A speech delivered by Dean Patrick Harker at the 2004 MBA Convocation describes the foundation of a great business education: service, trust, morality—and a lot of hard work.
It’s a pleasure to get together with you again.
A lot has happened since we last spoke on the first day of pre-term. Math camp is behind you, as is the Leadership Retreat. You’ve been matched up with your learning teams, and you’re a full two days into your “real” classes. More importantly, you’re two days closer to graduation!
You’ve probably also noticed it’s a little more crowded on campus. That’s because you’ve been joined by your second-year MBA colleagues and our Wharton undergraduates — bringing our daily census in Huntsman Hall up to nearly 5,000 students.
An additional 20,000 students from Penn’s 10 other undergraduate, graduate and professional schools have also arrived. I hope you’re getting a sense of what a large and vibrant intellectual community you’ve joined.
This evening, as tradition dictates, we gather to mark the official beginning of your academic experience. Your faculty welcome you as candidates for the degree of master in business administration, and we have some thoughts we’d like to share as you begin this journey.
During your first weeks with us, we’ve given you a look at all of the opportunities available to you — both inside and beyond the classroom. Each of these activities is important and will shape your experience here. They will also define your readiness for the next chapter in your business careers.
Among this vast menu of choices, however, your academics are paramount. Extra- and co-curricular activities augment, but cannot supplant, the learning that you must do through coursework. After all, the degree of master in business administration — by its very name — requires that you master a body of knowledge and a practice of analysis and action that will make you effective business leaders.
Jane Jacobs, in her recently published book, Dark Age Ahead, explores what she believes are the root causes of the vast changes taking place throughout the world today, changes that she believes predict a steep decline in human progress.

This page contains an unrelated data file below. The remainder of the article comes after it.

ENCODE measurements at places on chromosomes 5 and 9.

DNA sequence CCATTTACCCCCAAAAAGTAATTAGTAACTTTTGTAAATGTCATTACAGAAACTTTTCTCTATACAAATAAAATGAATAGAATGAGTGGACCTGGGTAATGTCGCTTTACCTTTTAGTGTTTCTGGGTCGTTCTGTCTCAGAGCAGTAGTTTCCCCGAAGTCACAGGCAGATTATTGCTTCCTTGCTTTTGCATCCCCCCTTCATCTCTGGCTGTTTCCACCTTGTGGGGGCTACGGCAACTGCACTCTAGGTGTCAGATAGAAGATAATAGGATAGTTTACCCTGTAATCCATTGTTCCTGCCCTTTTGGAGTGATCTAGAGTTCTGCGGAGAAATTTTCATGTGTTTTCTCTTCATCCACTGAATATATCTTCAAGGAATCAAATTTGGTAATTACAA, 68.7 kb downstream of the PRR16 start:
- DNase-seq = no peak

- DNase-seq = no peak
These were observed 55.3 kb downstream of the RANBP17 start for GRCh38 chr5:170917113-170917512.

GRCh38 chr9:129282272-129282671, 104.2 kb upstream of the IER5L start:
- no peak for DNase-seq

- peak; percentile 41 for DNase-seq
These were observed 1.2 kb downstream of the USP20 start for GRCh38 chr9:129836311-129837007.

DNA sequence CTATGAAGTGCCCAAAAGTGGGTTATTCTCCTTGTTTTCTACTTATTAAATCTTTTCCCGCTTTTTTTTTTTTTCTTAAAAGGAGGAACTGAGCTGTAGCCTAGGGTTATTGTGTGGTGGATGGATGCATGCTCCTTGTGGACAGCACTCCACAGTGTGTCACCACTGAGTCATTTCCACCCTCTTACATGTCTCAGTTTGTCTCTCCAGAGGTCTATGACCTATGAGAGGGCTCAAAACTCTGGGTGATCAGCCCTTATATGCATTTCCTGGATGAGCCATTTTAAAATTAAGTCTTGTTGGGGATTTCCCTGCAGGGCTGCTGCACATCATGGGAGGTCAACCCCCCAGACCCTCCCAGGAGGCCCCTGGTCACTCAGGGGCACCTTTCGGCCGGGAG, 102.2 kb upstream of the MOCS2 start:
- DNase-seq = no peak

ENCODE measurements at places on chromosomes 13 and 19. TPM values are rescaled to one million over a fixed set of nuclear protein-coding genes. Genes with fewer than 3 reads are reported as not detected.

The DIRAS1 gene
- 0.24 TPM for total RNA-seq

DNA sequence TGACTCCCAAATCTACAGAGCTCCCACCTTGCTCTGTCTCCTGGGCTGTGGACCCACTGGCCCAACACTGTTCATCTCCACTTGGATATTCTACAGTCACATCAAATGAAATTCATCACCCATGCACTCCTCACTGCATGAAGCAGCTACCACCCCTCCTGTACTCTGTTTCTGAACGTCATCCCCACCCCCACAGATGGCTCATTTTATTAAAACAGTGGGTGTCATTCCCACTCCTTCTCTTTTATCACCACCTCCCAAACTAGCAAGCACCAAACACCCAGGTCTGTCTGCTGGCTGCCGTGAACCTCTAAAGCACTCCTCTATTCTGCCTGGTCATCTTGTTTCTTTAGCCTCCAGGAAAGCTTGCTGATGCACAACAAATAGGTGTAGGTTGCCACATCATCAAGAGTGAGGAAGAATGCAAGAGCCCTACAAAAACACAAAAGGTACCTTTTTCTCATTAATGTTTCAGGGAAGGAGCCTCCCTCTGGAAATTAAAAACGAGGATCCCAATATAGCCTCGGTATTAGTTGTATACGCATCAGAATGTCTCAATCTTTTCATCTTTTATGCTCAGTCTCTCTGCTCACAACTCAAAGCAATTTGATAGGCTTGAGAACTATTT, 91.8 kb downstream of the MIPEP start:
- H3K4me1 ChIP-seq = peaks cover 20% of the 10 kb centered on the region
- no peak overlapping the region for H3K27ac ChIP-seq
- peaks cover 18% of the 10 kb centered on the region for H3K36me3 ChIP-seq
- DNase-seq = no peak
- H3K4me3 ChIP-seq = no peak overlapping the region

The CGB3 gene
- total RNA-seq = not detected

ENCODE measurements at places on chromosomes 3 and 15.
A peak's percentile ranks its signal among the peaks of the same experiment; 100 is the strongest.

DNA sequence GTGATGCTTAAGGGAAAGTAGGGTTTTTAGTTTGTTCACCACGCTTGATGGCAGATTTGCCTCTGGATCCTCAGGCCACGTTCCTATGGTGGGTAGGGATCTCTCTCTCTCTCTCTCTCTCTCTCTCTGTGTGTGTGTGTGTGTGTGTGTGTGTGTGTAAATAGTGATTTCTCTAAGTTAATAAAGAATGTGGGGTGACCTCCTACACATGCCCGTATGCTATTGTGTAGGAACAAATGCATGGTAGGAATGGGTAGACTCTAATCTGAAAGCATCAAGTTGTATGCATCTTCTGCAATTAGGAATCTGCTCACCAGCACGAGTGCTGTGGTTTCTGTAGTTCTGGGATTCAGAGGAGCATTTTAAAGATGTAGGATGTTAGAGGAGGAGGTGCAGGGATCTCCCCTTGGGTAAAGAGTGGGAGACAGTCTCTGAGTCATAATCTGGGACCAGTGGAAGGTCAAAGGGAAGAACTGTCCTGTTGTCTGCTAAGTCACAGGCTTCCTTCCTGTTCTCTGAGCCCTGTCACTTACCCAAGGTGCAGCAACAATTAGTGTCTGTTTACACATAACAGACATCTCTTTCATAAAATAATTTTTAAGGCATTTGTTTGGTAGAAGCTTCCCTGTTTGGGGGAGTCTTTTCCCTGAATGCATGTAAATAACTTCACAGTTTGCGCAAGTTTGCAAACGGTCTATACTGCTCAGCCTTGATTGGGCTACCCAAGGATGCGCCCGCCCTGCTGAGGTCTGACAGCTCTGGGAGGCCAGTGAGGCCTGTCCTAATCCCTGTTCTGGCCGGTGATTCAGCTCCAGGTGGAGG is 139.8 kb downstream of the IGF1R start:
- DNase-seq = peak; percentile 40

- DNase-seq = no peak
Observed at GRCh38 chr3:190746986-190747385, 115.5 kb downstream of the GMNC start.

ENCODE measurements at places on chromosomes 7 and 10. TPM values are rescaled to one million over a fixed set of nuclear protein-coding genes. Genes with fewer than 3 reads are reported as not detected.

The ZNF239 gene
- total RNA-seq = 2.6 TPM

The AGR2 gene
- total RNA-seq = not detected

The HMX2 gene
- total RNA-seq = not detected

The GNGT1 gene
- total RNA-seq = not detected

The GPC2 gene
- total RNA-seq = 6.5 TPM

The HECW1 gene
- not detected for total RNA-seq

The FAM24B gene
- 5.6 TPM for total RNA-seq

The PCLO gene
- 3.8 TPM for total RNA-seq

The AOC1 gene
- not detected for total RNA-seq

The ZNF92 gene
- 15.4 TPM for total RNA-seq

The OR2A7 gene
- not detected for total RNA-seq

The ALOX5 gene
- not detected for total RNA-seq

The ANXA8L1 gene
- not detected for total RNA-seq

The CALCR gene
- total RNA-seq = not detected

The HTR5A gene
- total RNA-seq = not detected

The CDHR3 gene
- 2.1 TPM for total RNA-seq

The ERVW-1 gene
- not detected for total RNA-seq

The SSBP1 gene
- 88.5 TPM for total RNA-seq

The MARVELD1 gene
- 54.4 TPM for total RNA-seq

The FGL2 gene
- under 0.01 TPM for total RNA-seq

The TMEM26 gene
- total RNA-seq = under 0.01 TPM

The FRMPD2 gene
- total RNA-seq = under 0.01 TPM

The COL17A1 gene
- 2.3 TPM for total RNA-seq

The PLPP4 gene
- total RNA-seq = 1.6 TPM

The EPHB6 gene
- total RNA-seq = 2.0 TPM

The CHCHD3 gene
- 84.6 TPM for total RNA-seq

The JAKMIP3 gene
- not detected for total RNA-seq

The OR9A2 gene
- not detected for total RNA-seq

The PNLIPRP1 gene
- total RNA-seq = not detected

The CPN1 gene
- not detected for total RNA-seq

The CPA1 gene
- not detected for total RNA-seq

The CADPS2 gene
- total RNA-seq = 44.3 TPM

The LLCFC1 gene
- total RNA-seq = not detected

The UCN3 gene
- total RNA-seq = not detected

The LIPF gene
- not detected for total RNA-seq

It’s true that our world has changed dramatically in just a short period, and I believe we are in a time of real crisis.
Social, political and economic polarization along ideological lines has perhaps never been so serious, threatening the global marketplace, and, with it, the full energy of human potential.
We stand at a turning point. If we allow public discourse to degrade any further into a battle of simply who is right and who is wrong or whose beliefs are superior to all others; if we attempt to super-impose the economic or political ideologies of one culture on top of another without regard to the values and history of that culture; if we do not seek to expand basic human freedoms of self-determination and full social and economic participation – then, our future is, indeed, bleak.
Jacobs identifies problems under five categories of specific concern that she believes underscore our ability to turn this situation around: the roles of family and community; independent scientific inquiry, government, public trust in the professions, and higher education.
The final two — public trust in the professions and higher education — are of particular interest to our academic enterprise here at the Wharton School. Jacobs contends that in higher education there has been a disturbing shift: that there is more emphasis today on credentialism than there is on true learning.
I’m hard pressed to argue with her observation. I don’t like the generally accepted notion among some students that the hardest part about business school is getting in. It implies that you won’t have to work still harder to get out successfully — that is, with the degree.